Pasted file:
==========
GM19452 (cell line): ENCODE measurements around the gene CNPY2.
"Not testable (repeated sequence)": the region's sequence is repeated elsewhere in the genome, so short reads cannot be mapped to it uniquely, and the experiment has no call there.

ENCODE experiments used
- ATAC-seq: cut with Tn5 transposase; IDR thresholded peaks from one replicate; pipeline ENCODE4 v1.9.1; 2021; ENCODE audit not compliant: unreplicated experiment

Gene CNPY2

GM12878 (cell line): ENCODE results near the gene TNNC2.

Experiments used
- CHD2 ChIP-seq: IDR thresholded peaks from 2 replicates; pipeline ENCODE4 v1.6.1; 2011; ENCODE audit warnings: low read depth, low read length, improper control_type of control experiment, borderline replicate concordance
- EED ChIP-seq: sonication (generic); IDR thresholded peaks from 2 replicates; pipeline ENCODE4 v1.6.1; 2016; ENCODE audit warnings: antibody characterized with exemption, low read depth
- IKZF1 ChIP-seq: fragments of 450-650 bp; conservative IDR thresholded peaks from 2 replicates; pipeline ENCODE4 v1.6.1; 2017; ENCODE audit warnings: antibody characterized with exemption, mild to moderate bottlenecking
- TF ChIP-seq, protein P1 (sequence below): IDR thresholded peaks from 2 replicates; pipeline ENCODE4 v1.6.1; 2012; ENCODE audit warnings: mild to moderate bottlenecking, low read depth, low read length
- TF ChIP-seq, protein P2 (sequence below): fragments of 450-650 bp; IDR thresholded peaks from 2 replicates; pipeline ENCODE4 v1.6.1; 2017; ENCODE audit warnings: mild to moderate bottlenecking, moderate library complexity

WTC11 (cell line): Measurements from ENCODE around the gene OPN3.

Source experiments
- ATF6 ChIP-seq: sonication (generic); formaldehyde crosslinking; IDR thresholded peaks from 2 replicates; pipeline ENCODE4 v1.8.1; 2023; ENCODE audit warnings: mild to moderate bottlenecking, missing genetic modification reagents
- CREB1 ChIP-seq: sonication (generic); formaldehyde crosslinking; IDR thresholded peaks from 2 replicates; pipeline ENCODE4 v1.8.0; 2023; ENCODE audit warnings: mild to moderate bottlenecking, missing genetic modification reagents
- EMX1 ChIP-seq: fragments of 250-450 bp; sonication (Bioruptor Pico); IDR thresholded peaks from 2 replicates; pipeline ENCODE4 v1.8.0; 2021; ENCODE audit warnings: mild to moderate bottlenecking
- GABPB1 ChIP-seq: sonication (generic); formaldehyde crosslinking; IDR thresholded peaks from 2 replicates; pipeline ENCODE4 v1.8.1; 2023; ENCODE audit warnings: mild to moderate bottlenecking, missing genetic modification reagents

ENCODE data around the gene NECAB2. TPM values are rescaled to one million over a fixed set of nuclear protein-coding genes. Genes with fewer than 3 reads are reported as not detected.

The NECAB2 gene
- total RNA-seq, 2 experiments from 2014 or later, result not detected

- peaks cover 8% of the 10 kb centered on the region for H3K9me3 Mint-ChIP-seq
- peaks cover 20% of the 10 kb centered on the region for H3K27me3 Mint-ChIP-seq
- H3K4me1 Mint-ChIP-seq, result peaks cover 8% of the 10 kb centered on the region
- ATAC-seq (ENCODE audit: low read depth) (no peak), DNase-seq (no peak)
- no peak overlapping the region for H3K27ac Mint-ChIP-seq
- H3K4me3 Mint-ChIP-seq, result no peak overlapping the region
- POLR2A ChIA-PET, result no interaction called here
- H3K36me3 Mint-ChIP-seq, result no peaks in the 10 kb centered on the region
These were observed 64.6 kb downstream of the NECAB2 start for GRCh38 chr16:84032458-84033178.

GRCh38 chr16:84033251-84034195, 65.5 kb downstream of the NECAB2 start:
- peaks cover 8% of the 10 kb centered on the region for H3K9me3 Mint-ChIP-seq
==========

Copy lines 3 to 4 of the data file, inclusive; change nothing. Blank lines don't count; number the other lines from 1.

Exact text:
ENCODE experiments used
- ATAC-seq: cut with Tn5 transposase; IDR thresholded peaks from one replicate; pipeline ENCODE4 v1.9.1; 2021; ENCODE audit not compliant: unreplicated experiment